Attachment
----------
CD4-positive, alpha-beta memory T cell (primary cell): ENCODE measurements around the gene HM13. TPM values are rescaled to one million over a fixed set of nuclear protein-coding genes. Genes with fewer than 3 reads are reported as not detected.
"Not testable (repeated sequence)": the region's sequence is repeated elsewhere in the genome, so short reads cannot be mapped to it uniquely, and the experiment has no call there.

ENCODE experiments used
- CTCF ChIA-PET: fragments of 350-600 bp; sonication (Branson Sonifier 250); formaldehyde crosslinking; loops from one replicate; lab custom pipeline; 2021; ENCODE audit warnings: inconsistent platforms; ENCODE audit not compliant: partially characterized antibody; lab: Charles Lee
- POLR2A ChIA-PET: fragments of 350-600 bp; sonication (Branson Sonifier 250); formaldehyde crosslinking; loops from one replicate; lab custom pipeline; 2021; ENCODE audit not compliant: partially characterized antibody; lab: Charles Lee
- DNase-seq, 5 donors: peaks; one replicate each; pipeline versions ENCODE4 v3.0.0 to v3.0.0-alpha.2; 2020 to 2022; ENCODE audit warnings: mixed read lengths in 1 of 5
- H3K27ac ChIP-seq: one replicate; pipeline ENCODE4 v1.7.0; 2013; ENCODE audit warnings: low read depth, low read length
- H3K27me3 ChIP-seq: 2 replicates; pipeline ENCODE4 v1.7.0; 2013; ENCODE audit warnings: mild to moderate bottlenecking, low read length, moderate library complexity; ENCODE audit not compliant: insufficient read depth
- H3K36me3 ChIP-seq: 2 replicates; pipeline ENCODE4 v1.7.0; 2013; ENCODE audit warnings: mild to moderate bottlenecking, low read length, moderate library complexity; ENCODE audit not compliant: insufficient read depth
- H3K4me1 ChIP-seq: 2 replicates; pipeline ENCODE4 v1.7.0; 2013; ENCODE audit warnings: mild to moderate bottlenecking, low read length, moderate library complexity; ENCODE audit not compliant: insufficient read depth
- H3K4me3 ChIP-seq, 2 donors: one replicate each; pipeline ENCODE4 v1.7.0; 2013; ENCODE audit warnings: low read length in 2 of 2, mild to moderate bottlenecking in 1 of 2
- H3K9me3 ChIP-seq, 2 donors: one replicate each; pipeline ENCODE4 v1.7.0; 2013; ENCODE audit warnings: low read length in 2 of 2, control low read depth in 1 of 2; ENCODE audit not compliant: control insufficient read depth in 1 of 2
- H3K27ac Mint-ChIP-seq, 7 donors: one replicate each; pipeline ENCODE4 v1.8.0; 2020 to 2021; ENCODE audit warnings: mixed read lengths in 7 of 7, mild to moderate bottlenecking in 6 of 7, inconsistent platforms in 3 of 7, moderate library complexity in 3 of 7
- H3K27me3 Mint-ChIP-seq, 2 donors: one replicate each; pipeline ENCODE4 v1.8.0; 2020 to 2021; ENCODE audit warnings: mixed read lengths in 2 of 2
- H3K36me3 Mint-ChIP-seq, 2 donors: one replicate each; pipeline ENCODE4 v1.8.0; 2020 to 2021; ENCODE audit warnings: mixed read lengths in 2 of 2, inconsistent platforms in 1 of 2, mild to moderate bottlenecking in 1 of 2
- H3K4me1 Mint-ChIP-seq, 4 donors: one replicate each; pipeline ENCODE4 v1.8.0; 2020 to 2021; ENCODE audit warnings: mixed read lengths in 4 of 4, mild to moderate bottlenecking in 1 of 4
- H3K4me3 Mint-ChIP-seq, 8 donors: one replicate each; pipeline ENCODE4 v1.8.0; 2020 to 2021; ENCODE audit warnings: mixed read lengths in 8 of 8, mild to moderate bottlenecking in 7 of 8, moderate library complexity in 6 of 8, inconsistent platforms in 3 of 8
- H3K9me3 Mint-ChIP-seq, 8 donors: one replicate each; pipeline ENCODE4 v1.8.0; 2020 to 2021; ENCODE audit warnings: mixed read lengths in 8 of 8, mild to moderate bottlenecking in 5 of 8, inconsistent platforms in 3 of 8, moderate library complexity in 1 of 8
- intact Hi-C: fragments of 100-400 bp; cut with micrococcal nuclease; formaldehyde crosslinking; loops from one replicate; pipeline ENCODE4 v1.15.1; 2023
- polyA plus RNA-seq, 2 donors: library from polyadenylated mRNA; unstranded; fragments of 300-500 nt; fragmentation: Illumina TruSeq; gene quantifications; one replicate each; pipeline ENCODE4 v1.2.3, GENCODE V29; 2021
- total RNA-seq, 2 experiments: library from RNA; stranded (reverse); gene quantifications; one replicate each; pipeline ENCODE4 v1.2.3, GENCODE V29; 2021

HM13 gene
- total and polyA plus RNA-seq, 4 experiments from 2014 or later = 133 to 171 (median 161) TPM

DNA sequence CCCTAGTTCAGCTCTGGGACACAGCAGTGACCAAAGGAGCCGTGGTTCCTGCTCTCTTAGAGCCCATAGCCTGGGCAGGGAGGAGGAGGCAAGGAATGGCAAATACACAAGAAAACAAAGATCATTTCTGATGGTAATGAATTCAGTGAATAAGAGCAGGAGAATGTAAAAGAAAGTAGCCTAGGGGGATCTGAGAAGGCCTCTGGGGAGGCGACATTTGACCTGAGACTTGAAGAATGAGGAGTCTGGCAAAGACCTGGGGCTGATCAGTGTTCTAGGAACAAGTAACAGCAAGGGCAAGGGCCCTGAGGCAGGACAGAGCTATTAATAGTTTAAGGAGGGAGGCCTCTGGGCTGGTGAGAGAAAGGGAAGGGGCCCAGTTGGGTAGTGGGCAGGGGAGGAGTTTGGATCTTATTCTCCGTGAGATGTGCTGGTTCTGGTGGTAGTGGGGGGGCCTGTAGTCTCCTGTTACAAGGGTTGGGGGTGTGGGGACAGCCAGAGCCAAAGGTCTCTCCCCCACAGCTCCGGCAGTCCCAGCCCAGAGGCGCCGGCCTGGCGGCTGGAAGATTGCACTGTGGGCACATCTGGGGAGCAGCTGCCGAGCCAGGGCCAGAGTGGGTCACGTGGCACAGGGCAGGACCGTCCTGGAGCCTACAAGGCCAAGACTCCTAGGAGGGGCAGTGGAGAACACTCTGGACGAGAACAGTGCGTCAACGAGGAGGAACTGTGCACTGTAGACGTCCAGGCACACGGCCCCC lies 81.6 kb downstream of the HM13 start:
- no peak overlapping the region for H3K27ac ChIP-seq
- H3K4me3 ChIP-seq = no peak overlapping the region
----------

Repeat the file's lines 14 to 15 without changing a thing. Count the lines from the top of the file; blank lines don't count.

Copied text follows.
- H3K27me3 Mint-ChIP-seq, 2 donors: one replicate each; pipeline ENCODE4 v1.8.0; 2020 to 2021; ENCODE audit warnings: mixed read lengths in 2 of 2
- H3K36me3 Mint-ChIP-seq, 2 donors: one replicate each; pipeline ENCODE4 v1.8.0; 2020 to 2021; ENCODE audit warnings: mixed read lengths in 2 of 2, inconsistent platforms in 1 of 2, mild to moderate bottlenecking in 1 of 2